Instead of the pie analogy, it’s more accurate to view how the brain does two language as an iceberg, aka the Common Underlying Proficiency model: Skills in different languages (e.g. grammar, syntactical structures) live in the same part of the brain, reinforcing each other at the base while differing on the surface level. Increased skills in one language support and strengthen language skills in the other language.


Ok, so the best way to reap the benefits of bilingualism is additive bilingualism. The question is, how do you encourage additive bilingualism? The answer is to create an environment that is supportive of maintaining and gaining skills in both of your child’s languages.

Some definitions before we delve deeper here:

Majority language: the language that the majority of the people in a country speak (In the US, English)
Heritage language/Minority language: a language that is not the main language of the country one lives in

How do you create such a supportive environment? Broadly speaking, what’s needed for both of the child’s languages are: plenty of exposure, a need to use it, a positive attitude towards the language, and motivation to use it. Of course, this is all easier said than done!

Some overall guidelines for fostering additive bilingual environments:

Fill in some of the spaces of life that are normally silent with the minority language: There are countless ways to squeeze more exposure into everyday life of the minority language. Examples include playing music in the background at home, telling tall tales while doing errands with your kids, posting labels around the house in the minority language to support literacy- the sky’s the limit!

Think outside the box to find more opportunities to get lots of minority language exposure: Examples include dual language schools, weekend heritage language programs, foreign language summer camps, classes that your child would take anyway (e.g. dance, sport, art, or musical instrument lessons) in the minority language, and much more. Every family has to find the right combination of opportunities that are most practical and feasible for them. Use your imagination and you can find opportunities for language exposure that fit your family’s situation in all sorts of places!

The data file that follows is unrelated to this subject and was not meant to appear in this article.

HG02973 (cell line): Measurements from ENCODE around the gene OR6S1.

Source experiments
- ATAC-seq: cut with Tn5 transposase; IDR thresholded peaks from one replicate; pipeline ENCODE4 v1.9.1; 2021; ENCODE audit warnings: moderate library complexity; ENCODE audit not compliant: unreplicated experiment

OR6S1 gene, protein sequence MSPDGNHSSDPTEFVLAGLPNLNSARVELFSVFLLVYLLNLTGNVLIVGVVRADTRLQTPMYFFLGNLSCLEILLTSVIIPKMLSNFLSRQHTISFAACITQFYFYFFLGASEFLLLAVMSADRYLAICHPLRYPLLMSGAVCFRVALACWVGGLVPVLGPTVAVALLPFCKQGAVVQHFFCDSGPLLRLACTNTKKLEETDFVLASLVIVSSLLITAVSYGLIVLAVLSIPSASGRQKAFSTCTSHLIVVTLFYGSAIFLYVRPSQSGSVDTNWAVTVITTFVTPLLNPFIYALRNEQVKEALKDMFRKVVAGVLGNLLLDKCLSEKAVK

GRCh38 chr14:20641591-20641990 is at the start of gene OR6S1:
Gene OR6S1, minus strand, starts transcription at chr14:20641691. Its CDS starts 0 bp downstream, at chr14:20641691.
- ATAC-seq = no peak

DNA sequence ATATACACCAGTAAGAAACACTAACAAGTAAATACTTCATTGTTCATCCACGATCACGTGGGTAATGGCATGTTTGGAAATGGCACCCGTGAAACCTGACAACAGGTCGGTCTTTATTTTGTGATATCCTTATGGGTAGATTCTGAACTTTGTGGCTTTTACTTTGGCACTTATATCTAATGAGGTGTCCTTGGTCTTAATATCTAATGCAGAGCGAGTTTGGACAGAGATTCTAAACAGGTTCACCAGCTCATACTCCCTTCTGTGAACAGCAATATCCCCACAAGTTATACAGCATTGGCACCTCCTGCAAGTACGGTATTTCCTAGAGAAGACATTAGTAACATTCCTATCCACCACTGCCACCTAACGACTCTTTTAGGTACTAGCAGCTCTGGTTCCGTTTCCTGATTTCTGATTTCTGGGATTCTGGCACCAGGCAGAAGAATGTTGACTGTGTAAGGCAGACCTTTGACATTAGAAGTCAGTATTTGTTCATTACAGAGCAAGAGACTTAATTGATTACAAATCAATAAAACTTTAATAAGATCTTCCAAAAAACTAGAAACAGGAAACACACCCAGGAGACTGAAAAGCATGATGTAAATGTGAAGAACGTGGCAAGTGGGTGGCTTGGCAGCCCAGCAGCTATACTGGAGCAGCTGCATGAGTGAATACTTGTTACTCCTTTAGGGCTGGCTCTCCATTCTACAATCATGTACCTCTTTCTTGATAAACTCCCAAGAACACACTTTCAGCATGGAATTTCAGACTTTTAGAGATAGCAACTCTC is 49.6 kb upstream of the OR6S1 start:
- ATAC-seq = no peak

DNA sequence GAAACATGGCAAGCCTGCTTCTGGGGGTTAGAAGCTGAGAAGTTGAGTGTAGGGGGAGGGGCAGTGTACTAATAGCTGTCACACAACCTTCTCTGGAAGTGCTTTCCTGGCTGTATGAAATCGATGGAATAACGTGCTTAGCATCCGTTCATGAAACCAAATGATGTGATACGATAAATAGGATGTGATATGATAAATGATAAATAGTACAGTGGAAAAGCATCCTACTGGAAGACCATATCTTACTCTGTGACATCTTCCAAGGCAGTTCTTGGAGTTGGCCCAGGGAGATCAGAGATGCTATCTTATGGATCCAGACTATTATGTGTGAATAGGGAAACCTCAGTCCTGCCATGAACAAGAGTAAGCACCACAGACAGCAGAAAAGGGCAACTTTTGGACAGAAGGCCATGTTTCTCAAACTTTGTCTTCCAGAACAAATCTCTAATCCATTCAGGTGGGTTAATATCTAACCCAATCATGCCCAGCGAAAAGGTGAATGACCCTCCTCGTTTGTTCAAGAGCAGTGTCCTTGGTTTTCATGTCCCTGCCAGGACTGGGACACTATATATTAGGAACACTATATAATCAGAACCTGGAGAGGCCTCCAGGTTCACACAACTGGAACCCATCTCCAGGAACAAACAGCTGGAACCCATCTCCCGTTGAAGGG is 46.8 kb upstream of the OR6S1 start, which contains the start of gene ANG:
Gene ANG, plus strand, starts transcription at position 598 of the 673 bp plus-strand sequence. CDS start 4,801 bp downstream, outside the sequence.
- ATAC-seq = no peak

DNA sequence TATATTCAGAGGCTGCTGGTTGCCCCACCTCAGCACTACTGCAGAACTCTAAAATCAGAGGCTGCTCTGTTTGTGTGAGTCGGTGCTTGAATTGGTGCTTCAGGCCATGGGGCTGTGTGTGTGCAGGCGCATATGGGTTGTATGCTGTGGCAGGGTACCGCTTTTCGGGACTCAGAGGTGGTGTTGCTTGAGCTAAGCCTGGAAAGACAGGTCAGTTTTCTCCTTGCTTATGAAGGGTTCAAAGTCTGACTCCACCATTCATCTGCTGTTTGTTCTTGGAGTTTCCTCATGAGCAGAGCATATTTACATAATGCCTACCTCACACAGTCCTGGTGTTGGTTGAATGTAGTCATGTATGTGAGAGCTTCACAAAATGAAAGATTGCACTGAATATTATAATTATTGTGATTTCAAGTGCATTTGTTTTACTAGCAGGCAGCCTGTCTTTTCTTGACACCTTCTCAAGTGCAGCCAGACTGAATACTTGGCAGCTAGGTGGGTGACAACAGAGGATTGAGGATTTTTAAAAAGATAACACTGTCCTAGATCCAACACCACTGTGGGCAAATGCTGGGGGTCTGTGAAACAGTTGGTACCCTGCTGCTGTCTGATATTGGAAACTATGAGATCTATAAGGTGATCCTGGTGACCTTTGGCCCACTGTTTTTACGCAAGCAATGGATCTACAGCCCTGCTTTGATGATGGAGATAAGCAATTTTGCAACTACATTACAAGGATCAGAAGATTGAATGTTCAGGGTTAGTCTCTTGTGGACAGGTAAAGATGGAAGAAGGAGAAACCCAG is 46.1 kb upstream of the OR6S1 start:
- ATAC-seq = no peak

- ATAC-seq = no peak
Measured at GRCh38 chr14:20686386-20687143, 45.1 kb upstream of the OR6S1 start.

Spend quality time with native speakers of the minority language: Whether it’s relatives, members of your community who share your heritage language, hosting an exchange student in your home, or visiting a place where your minority language is the majority language, there are many unique ways to come in contact with speakers of the minority language. If you can spend time with people who speak only the minority language, that creates a natural need and motivation for the child to use the language, too.



For more tips on raising bilingual children, check out Polyglot Parenting’s online course, How to Raise A Bilingual Child.

Or, for individualized advice, families raising bilingual/multilingual children may find it useful to create a custom Family Language Plan with the help of a bilingual professional. If having a guide to help you navigate the ins and outs of implementing effective and realistic bilingual methods and strategies sounds helpful to your family, contact me for a 60 minute initial consultation via Skype.